The Popa court distinguished both Mehr , 153 B.R. 430, and Barden , 205 B.R. 451, first on the basis of the 1997 amendment to ╖ 121, but primarily on the basis of a different interpretation of ╖ 1398. The 55√year age requirement under the pre-1997 law was a requirement to which the estate could not succeed, and thus, the removal of that requirement removed an impediment to the Trustee's use of the exclusion. Additionally, the 1997 amendment eliminates the policy argument based upon depriving the debtor of a once-in-a-lifetime exclusion because the exclusion may be reused every two years.
The Popa court, however, also disagreed with the Mehr and Barden narrow interpretation of ╖ 1398. The Popa court noted that neither of the earlier decisions included any meaningful discussion of ╖ 1398(f)(1), which provides that as to any particular asset of the estate, the estate is treated as the debtor would be treated with respect to such asset. Additionally, the Popa court concluded that the limitation placed upon the effect of ╖ 1398(g)(6) by the decisions in Mehr and Barden failed to accord that subsection its full effect. Specifically, ╖ 1398(g)(6) does not help the trustee take advantage of the ╖ 1398(g)(1)√(5) items and so limiting the application of (g)(6) renders it superfluous. Nothing in the statute supports such a narrow reading, whereas its plain meaning supports a broader interpretation.
The Popa court also relied upon the decision in the case of In re Kochell , 804 F.2d 84 (7th Cir.1986). In Kochell , the court held that the trustee's premature withdrawal of funds from the debtor's IRA for the benefit of the debtor's creditors rendered the estate liable for the 10% penalty tax. The Popa court concluded that, just as the estate is liable for tax because it is treated as the individual debtor, the estate should be entitled to the ╖ 121 exclusion. The court described the underlying policy consideration that the bankruptcy system should mirror as closely as possible non-bankruptcy entitlements to make tax considerations as neutral as possible in determining whether an individual should file a bankruptcy petition. The Popa court concluded the trustee would be entitled to the ╖ 121 exclusion and denied the debtor's motion to compel abandonment.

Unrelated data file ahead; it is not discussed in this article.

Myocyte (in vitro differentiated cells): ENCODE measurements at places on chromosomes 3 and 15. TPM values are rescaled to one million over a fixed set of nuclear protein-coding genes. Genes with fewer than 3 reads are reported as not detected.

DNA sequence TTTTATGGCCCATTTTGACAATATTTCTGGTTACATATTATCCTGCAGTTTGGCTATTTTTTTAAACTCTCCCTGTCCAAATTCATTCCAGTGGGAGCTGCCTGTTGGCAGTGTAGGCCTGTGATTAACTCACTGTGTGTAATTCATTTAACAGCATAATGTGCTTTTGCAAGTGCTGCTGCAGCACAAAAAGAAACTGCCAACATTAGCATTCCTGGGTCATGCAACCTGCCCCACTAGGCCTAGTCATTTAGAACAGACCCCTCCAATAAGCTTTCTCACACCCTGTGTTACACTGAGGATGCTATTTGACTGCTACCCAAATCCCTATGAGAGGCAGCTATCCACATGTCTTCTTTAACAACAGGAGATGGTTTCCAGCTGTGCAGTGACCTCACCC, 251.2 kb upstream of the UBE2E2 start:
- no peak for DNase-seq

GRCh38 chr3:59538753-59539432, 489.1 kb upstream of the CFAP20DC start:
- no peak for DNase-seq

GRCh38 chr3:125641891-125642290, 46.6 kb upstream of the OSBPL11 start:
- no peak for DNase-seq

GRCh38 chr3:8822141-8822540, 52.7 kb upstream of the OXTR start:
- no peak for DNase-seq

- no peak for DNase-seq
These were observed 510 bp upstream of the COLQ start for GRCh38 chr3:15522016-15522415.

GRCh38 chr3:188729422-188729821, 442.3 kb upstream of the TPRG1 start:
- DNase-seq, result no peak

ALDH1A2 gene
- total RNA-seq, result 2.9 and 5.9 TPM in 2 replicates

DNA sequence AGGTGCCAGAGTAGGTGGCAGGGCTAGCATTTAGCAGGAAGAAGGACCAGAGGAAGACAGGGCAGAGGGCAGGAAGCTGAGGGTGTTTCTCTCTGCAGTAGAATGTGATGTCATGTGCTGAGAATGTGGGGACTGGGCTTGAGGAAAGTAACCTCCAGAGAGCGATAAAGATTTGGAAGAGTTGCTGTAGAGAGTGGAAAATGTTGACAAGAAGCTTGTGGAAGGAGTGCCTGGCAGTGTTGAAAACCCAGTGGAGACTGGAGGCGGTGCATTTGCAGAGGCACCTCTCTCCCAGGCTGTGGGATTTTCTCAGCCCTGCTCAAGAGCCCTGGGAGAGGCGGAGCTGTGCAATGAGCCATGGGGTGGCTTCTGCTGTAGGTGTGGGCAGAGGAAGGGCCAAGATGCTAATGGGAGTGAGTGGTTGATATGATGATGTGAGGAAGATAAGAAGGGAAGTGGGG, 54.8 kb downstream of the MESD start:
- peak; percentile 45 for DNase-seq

The next decision which addressed the issue was In re Munster , 226 B.R. 632 (Bankr.E.D.Mo.1998). In that case, the Chapter 13 Trustee objected to confirmation of the debtor's plan on the grounds that the plan distributed less to creditors than they would receive in a Chapter 7 liquidation. The debtors had calculated their payments to unsecured creditors under their Chapter 13 plan based upon the hypothetical sale of the residence on which the Chapter 7 trustee would be required to pay capital gains tax. The court concluded that a Chapter 7 trustee would be allowed to exclude the capital gain from the sale of the debtors' residence and, therefore, the debtors' plan would not satisfy the liquidation analysis. In a brief opinion which cited only Mehr and Barden , the court determined that the 1997 amendment to ╖ 121 militated a result different from those in Mehr and Barden because ╖ 1398(g)(6) allowed a Chapter 7 trustee to succeed to the "character" of the asset as a residence. 6
6 The IRS was not a party in Munster .
The next case in which this issue was considered is In re Bradley , 222 B.R. 313 (Bankr.M.D.Tenn.1998) (J. Lundin). The Bradley court notes that ╖ 1398(c)(1) provides that "the taxable income of the estate shall be computed in the same manner as for an individual." As the debtor would be entitled to the exclusion if the debtor had sold the residence, ╖ 1398(c)(1) compels the same tax treatment for the estate. The court states that ╖ 1398(f)(1) confirms this conclusion. The Bradley court cites with approval the Popa court's conclusion that the 1997 amendments to ╖ 121 undermine the policy arguments in Mehr and Barden against allowing the exclusion to a bankruptcy trustee. Additionally, Bradley concurs in the discussion of ╖ 1398 in the Popa case, stating Popa 's construction of ╖ 1398 is "true to the plain meaning of the words of that section, gives effect to all of its subsections, and avoids the dead spots and lapses in logic created by the construction in Mehr and Barden ." Id . at 316.
The Bradley court also noted that allowing a Chapter 7 trustee the ╖ 121 exclusion is consistent with the IRS' position in Revenue Ruling 82-1, 1982-1 C.B. 11, in which the IRS concluded the executor of a decedent's estate may use ╖ 121 to exclude the capital gain on the sale of the decedent's former residence. Bradley explains that the differences between the executor of a decedent's estate and a Chapter 7 trustee, as distinguished by the Barden court, are not compelling and the similarities are more significant. The executor and the trustee are both fiduciaries with an obligation to maximize return for its respective beneficiaries. That the executor's beneficiaries are the heirs and the trustee's beneficiaries are the unsecured creditors is a distinction without a difference.